Strays in South Africa
Help for animals in need
Everywhere in the townships in South Africa thousands of animals live and suffer. Where the risk of infection with rabies is highest and freely roaming dogs and cats reproduce without control, veterinary care is almost completely lacking. We strife to change that: Our partner organisation, Community and Veterinary Services for Southern Africa (CVS-SA) is working on site offering mobile animal clinics and education.
An estimated 85 per cent of all companion animals in South Africa are kept in the townships. No matter, how poor people are, there is always space for an animal, either a cat to catch mice or a dog as watchdog. But most of the inhabitants of those townships haven’t got the financial resources to pay for veterinary care.
The leak of veterinary care not only put the animals at risk, but people, too. Each year numerous dogs but also people die of an infection with rabies, because only about 15 per cent of the animals are vaccinated regularly against that virus. Also other diseases like mange, blood parasites or parvovirus spread with enormous speed and in most cases there is no adequate treatment available. Instead, many animals are killed by humans for fear of infection in the most brutal ways.
Mobile clinics save lives
In cooperation with the organisation Community and Veterinary Services for Southern Africa (CVS-SA) we are facing the problem. In order to improve the living conditions of the animals in the townships we help to establish regular veterinary care and to offer educational measures to improve the knowledge of the population.
For these purposes together with our partner CVS-SA we set up a mobile animal clinic operated by trained veterinary staff. Every day the team is on tour, visiting up to six communities around South Africa’s capital Pretoria each day. Thus they guarantee basic veterinary care for the animals there e.g. vaccinations, de-worming, and dressing of wounds. As most inhabitants of the townships cannot pay for the treatment, in return they often assist with smaller works in the project. In the communities there are trained contact persons available when the mobile clinic is not on site. In case of need these persons are able to give a first assessment of the state of an animal and are able to treat minor cases themselves. In acute emergencies they call the staff of CVS-SA.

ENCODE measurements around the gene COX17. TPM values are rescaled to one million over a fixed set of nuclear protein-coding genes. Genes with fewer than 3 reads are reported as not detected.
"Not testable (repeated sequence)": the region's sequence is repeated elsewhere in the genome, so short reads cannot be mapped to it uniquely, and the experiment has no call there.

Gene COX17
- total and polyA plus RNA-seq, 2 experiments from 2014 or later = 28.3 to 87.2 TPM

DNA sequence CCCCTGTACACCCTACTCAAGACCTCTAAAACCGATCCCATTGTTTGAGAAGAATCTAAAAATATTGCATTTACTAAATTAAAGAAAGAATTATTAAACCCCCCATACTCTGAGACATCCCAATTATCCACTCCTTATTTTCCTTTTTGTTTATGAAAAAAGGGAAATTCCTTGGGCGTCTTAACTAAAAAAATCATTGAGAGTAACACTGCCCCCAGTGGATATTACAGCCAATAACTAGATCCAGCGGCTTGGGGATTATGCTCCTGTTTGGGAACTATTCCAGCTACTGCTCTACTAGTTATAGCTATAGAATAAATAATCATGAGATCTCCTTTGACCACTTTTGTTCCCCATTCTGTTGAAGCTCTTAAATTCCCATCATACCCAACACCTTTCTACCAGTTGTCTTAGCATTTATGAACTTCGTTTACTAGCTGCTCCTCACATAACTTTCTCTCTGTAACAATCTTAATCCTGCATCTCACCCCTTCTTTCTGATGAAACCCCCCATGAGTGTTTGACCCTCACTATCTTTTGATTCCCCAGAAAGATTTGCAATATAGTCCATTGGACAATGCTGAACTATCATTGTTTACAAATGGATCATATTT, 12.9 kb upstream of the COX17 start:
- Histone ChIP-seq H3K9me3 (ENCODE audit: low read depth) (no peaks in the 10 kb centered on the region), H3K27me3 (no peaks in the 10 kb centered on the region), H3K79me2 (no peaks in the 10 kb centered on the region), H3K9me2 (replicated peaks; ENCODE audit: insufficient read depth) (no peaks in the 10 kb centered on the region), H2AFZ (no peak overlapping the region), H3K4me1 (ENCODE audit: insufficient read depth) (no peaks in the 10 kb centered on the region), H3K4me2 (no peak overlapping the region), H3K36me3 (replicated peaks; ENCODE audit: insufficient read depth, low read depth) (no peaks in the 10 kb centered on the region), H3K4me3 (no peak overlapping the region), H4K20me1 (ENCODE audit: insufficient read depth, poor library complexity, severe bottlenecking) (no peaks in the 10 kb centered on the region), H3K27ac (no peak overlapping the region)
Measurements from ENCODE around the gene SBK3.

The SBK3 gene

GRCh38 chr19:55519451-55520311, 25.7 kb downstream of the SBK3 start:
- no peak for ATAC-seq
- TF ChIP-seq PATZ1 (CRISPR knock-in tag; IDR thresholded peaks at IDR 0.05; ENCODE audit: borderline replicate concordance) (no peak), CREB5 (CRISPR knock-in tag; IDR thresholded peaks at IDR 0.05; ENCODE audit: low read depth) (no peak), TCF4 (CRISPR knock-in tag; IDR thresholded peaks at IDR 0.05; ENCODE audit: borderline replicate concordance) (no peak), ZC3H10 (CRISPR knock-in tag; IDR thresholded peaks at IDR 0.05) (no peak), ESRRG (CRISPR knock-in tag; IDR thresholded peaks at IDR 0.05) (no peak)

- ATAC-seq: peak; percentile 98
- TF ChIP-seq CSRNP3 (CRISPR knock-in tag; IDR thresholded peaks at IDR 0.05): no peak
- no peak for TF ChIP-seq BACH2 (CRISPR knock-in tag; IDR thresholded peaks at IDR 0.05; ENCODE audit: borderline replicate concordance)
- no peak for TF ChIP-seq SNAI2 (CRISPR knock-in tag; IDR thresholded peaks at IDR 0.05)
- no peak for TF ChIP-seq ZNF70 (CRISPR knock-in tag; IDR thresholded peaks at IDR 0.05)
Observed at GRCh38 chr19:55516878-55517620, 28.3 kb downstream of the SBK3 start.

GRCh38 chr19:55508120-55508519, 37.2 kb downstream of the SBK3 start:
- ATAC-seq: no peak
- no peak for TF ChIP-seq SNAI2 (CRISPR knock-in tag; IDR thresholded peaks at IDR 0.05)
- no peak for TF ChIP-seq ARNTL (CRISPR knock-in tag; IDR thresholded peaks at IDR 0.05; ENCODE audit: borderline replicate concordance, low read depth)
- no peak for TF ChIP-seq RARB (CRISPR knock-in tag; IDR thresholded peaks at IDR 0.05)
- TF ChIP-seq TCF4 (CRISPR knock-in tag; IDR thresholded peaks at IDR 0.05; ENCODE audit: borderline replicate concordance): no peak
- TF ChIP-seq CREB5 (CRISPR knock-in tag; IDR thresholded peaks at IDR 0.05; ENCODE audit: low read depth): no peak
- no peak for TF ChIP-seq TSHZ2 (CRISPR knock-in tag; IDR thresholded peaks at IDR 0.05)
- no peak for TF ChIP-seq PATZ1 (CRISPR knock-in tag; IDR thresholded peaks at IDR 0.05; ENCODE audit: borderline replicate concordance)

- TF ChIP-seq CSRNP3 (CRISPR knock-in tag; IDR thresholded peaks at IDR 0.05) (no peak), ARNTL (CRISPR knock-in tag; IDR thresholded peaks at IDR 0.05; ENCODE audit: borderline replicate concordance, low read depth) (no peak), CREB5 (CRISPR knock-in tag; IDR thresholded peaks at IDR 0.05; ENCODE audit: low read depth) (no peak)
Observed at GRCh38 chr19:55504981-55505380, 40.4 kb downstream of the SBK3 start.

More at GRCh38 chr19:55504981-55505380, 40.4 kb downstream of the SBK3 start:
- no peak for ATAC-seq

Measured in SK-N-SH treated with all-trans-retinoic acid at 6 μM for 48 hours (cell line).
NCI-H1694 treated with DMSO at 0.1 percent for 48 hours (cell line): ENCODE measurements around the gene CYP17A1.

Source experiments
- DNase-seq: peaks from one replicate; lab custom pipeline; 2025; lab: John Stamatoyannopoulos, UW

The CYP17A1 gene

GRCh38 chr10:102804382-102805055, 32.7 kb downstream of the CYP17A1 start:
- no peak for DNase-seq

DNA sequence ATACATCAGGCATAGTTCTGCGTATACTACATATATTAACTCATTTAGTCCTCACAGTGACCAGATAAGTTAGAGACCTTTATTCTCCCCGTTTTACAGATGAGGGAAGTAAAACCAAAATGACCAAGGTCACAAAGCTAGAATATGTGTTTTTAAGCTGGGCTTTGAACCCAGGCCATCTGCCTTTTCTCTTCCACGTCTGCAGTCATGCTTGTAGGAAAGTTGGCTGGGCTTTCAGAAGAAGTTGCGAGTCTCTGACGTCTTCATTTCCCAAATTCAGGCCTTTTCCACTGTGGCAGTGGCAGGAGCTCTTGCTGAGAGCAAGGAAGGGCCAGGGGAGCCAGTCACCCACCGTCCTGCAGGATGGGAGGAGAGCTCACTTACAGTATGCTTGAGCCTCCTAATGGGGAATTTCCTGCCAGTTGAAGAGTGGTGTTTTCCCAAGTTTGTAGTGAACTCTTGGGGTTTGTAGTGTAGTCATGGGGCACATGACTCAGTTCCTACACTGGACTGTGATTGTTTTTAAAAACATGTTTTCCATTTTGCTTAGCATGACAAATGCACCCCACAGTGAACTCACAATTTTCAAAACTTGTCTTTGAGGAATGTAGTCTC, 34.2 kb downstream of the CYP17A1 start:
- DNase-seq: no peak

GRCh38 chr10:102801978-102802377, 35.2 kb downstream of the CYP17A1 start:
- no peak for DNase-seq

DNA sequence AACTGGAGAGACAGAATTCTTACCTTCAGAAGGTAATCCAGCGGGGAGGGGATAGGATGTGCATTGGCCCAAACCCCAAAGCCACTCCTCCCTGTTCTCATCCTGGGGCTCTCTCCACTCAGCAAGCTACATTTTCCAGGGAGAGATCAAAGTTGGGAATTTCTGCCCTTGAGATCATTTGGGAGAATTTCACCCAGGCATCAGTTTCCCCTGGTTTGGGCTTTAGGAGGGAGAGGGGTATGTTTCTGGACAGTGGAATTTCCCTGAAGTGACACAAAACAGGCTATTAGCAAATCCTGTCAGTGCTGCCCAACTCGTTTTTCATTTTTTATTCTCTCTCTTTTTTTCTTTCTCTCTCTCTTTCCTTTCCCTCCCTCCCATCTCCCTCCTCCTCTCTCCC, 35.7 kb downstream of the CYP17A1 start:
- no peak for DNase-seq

In addition to the mobile clinics twice a week from 5am until 5pm castrations take place to reduce uncontrolled reproduction of the pets and prevent animal suffering long term. Veterinary students from Pretoria university support the clinics as part of their training and so have the possibility to get to know the situation in the townships which often reduces prejudice.
Animal welfare starts with humans
Providing education and creating awareness play an important role, because only through the local people a better future for animals can be reached. To talk with the owners about appropriate keeping and caring for their animals and to instruct them about the animals’ needs is an important part of our work.
In order to teach children as the animal keepers of the future what animals actually need and how they can be looked after adequately, our partner organisation visits nurseries and schools in the townships, too. Many children grow up in an environment determined by violence, drugs and alcohol. Often for the first time in playschool they learn, what it means to feel pity and compassion and to apply such pity and compassion to animals, too. In playful ways the employees of CVS-SA teach the children about the basic needs of dogs and cats. So any possible readiness to act violently against animals is reduced and the children discover what it means to love an animal.
In the long term we intend, together with CVS-SA, to spread this concept of veterinary care for animals to other districts in South Africa, too.
This project lives from the many dedicated people in South Africa and from your financial support. Help us to give animals a real chance: Please make a donation.